Our Starting Code

Now that we’ve slogged through all the theory, let’s get our hands on some real code and look at some ways that we can improve it through refactoring principles. Here’s a pretty simple PHP application:


echo 'CODE EXAMPLE: REFACTORING.<br /><br />';

function wordCount($input) {
  $count = str_word_count($input);
  echo 'The text includes '.$count.' words.<br />';

function charCount($input) {
  $charcount = strlen($input);
  echo 'The text includes '.$charcount.' characters.<br />';

function mostCommonWords($input) {
  $words = str_word_count($input, 1); 
  $frequency = array_count_values($words);
  $frequency = array_keys($frequency);
  $mostcommon = $frequency[0];
  echo 'The most common word in the text is '.$mostcommon.'.<br />';

$done = $_POST['formsubmit'];
$fulltext = $_POST['fulltext'];

if ($done) {
} else {
  // FORM
  echo '<FORM method="post"><TEXTAREA name="fulltext"></TEXTAREA>
	<INPUT type="hidden" name="formsubmit" value="1" />
	<INPUT type="submit" value="Analyze!" /></FORM>';

This script displays an HTML form with a single text area, then after the form is submitted, tells the user how many words and characters are in the text as well as the most common word in it. The script works as it is, which is why we are talking about refactoring rather than repair. But there are at least three changes that can be made to improve the readability, efficiency, and extensibility of the code. Before I get into the solutions, look the code over and think about what changes you might make, then we came up with similar answers.

A Few Changes

There are two variables that I would rename in this script: $done and $count. Both are vague and could easily come up again if the script became a longer, more complicated application. Let’s change those to $textformsubmit and $wordcount, respectively.

The first two of our three functions (wordCount() and charCount()) really don’t have to be functions at all. Their content is basically a pre-existing function plus an echo() to display results. Even if more was added to this script, these functions wouldn’t be likely to be useful again, because the echo() is specific to this one use. I would take these out of functions and place their code where they are used, in the form processing area of the script.

There’s also a little cleanup item. At the very beginning of the script, there’s an echo() that creates a bold header for our script. Since that is simple text, with no variables, and since it occurs right next to an opening or closing PHP tag, we can move it outside of PHP and into regular HTML, giving PHP just a tiny bit less work to do.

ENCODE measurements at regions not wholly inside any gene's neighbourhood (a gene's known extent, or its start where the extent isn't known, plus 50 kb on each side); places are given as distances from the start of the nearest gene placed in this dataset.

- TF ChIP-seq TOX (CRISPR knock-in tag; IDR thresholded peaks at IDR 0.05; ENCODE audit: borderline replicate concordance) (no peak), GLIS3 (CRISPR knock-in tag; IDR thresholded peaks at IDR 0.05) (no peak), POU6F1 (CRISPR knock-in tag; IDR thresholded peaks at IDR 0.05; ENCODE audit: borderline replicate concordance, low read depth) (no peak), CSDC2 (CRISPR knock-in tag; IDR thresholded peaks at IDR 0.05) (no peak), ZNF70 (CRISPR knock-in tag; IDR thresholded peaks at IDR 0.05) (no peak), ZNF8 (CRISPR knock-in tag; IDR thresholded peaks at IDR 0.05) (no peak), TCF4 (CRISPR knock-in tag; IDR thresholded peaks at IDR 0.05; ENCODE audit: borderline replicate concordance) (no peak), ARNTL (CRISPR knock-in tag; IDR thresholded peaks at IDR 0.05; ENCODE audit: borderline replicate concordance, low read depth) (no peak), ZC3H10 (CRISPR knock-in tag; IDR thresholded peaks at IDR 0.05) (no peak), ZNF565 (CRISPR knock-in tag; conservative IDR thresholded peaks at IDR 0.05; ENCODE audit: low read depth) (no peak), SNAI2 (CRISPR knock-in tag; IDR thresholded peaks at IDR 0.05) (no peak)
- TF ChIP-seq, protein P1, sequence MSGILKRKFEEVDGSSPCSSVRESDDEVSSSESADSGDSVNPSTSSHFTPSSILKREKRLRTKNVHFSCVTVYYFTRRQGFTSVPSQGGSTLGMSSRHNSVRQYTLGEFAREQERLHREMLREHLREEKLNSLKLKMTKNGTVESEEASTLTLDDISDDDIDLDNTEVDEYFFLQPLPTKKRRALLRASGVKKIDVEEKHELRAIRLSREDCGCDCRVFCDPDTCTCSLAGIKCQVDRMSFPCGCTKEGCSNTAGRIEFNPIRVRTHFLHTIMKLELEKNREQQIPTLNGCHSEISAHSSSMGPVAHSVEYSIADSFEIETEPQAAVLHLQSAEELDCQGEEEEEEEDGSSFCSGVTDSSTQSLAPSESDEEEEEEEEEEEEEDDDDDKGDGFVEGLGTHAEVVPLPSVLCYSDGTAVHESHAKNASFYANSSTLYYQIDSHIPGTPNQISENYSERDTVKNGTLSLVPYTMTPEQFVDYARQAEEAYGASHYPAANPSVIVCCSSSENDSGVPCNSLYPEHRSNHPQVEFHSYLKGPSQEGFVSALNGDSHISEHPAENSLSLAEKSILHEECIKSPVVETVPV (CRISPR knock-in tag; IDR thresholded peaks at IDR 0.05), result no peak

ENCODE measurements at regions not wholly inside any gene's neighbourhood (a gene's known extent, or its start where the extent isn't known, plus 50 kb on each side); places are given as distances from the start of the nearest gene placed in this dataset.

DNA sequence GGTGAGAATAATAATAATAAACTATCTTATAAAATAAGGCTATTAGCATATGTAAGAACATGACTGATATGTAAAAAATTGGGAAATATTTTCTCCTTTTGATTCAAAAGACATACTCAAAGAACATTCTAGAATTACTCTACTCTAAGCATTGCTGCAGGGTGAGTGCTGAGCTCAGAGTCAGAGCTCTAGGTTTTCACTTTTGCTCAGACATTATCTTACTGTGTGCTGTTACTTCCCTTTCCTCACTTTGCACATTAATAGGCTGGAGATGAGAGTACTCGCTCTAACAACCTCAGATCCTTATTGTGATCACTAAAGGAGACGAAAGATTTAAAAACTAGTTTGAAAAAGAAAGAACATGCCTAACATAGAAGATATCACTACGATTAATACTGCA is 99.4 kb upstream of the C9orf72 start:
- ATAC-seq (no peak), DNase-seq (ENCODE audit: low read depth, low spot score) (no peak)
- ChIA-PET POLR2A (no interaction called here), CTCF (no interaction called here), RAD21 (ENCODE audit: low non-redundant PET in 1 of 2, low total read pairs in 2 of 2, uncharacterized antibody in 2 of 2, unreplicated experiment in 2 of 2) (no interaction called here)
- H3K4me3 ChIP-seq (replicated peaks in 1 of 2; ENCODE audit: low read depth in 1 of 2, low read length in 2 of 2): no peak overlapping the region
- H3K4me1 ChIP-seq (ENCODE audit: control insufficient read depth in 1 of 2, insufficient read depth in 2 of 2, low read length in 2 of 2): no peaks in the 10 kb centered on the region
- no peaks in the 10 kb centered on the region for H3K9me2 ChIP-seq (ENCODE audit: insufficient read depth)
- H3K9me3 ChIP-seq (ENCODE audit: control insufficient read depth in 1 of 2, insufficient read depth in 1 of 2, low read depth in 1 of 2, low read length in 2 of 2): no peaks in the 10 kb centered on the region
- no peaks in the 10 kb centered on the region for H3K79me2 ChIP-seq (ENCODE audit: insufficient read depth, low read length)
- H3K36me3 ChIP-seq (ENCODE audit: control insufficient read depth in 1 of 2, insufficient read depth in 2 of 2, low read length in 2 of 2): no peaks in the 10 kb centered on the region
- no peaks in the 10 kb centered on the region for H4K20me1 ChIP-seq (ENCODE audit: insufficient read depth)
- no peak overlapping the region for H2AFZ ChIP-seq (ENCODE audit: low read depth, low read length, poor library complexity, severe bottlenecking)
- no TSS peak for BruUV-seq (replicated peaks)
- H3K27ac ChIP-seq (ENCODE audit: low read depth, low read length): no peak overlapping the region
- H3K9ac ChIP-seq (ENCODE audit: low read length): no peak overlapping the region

Here’s how the script should look after our changes:



 function mostCommonWords($input) {
  $words = str_word_count($input, 1); 
  $frequency = array_count_values($words);
  $frequency = array_keys($frequency);
  $mostcommon = $frequency[0];
  echo 'The most common word in the text is '.$mostcommon.'.<br />';

 $textformsubmit = $_POST['formsubmit'];
 $fulltext = $_POST['fulltext'];

 if ($textformsubmit) {
   $wordcount = str_word_count($fulltext);
   $charcount = strlen($fulltext);
   echo 'The text includes '.$wordcount.' words.
The text includes '.$charcount.' characters.
'; mostCommonWords($fulltext); } else { // FORM echo '<FORM method="post"><TEXTAREA name="fulltext"></TEXTAREA> <INPUT type="hidden" name="formsubmit" value="1" /> <INPUT type="submit" value="Analyze!" /></FORM>'; } ?>

Not only is this code a bit shorter, but it also makes more sense, with no unnecessary functions or vaguely named variables. Are there more changes that could be made to this code? Probably. Have a look and see if you can make this script even more readable, efficient, and extensible. Then get in the habit of running every piece of PHP code you write through this same process, and revisiting old code every once in a while for a regularly scheduled refactoring. Your code will get a little better each time. As always, happy programming.

About the author

Ian Rose is a web developer, blogger, and writer living in Portland, OR. In his day job, he develops WordPress plugins and custom PHP solutions, focusing on nonprofit clients. By night, he attempts to write both fiction and nonfiction. Ian's site is Seaworthy Web Solutions

Share this post

Leave a Comment

Subscribe To Our Newsletter